This, rather is the fasting that I wish…
Sharing your bread with the hungry,
Sheltering the oppressed and the homeless;
Clothing the naked when you see them,
What does the name mean, and where does it come from?
Isaiah means “salvation of God” in Hebrew. It is named after a prophet born in Jerusalem around 760 B.C., possibly martyred around 700 B.C.
Where is it in the Bible?
Isaiah is the first book of the Major Prophets, following the seven Wisdom Books. It is the longest prophetic work in the Bible and is divided into three sections: the first 39 chapters are devoted to be the actual prophet Isaiah, chapters 40-55 are about another prophet cleverly known as Deutero- (Second) Isaiah, and 56-66 are from yet another guy called Trito- (Third) Isaiah.
What is the purpose of the book?
Like many of the prophets, Isaiah (#1) warns the people of Israel about their corruption, and attempts to draw them back to a faithful relationship with Yahweh. Isaiah hammers on the moral corruption of the kings of Judah, who seek alliances with other nations to cover their butts rather than rely on God. Isaiah also describes God’s plan for the whole world, and speaks of a future king— a messiah— who would obey Yahweh and restore peace and God’s blessing to the land. Prophet #2, Deutero-Isaiah prophesies during the exile in Babylon, giving the people hope of imminent deliverance from bondage. He was right—a few years later they went home. Trito, prophet #3, was likely an apprentice of #2 who prophesied after the exile as the Temple was being rebuilt. Times were hard, paganism was making a comeback— Isaiah promised further deliverance from God but punishment for those who turned to other gods.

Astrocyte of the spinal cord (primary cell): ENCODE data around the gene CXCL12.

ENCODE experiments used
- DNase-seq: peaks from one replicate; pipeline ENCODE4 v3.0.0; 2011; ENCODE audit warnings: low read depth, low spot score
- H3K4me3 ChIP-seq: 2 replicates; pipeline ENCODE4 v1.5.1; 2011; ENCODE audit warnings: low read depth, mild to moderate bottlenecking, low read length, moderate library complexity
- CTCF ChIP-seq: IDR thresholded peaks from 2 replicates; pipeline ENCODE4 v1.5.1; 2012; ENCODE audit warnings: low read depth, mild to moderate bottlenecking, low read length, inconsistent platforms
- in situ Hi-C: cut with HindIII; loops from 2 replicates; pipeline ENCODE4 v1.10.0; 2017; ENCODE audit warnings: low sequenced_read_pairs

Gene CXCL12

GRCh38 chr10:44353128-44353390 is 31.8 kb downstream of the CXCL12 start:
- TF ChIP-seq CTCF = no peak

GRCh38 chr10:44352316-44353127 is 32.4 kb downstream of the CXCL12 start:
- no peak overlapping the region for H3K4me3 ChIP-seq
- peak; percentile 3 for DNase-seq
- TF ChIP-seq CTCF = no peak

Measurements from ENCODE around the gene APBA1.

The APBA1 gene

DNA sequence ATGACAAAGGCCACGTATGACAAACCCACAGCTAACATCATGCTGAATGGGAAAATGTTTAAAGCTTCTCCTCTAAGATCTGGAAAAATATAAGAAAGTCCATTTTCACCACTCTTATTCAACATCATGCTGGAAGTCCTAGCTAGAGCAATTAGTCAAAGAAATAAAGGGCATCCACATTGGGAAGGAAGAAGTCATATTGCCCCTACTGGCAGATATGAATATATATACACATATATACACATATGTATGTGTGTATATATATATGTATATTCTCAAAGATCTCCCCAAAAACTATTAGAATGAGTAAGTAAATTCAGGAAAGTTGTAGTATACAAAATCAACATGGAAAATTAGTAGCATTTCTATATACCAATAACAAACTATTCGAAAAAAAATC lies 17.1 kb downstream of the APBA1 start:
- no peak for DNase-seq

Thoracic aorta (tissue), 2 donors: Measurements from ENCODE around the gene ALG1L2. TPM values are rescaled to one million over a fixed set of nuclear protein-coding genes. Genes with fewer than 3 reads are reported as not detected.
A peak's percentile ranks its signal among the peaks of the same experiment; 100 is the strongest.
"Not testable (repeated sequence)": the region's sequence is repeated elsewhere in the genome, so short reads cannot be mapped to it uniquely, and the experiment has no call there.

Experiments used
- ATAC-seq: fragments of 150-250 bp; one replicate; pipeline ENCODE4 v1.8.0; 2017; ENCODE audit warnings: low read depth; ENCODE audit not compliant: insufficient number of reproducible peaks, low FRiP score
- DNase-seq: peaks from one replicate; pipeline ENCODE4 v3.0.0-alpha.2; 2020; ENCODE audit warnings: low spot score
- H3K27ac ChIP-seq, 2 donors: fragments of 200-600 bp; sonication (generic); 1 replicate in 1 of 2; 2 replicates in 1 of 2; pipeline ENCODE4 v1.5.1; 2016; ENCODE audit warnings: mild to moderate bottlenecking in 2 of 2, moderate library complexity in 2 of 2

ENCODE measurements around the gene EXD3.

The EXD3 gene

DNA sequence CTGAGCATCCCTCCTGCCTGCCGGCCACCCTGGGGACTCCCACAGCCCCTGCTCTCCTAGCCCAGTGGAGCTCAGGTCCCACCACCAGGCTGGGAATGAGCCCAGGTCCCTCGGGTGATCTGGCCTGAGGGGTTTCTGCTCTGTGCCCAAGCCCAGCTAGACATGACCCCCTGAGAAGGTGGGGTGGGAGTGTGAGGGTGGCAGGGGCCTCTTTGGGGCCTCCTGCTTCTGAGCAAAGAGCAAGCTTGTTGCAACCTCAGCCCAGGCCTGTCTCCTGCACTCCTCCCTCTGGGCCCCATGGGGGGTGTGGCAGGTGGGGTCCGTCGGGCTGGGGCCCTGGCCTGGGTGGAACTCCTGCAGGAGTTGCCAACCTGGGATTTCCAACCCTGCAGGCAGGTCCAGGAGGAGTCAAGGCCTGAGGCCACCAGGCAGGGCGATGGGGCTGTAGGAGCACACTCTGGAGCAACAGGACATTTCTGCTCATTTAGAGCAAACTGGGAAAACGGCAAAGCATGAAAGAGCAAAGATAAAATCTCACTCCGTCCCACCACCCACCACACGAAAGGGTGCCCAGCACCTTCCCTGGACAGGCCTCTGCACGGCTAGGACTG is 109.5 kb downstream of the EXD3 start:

How did the book end up in its present form?
It was compiled over several centuries. First Isaiah came together in the 8th century B.C., when the Assyrians were huffing and puffing at the door. The material in this section is believed to represent the actual words of Isaiah. Part two was written 150 years later by an anonymous prophet. The last was a decade later and most likely put together by a disciple of said anonymous prophet. The editing to what we have probably happened around 180 B.C. In 1947, two 1st or 2nd century B.C. copies of almost the entire book of Isaiah (pretty identical to what we have) were found in caves above the Dead Sea.
The real Isaiah’s ministry occurs during the reign of three kings: Jotham (742-735 B.C), Ahaz (735-715 B.C.), and Hezekiah (715-687 B.C.). After Jotham’s death, Isaiah becomes the advisor to the new king, Ahaz, telling him to have faith in Yahweh in the face of attacks from the northern kingdom of Israel. But instead of depending on God for protection, Ahaz gets Assyria to help (bad move, Ahaz!). When Ahaz goes, Hezekiah succeeds his father and enacts many reforms in Judah. But he hangs on with Assyria, despite all Isaiah’s warnings. Ultimately, he becomes a puppet of the Assyrians, and much of Judah is destroyed. He also dreams of a day when the two kingdoms (see Judah and Israel) are reunited into a “holy remnant.”
Interesting factoid: The name of one of Isaiah’s sons, Maher-shalal-hashbaz which means “the spoil speeds, the prey hastes” in Hebrew, is the longest name in the Bible.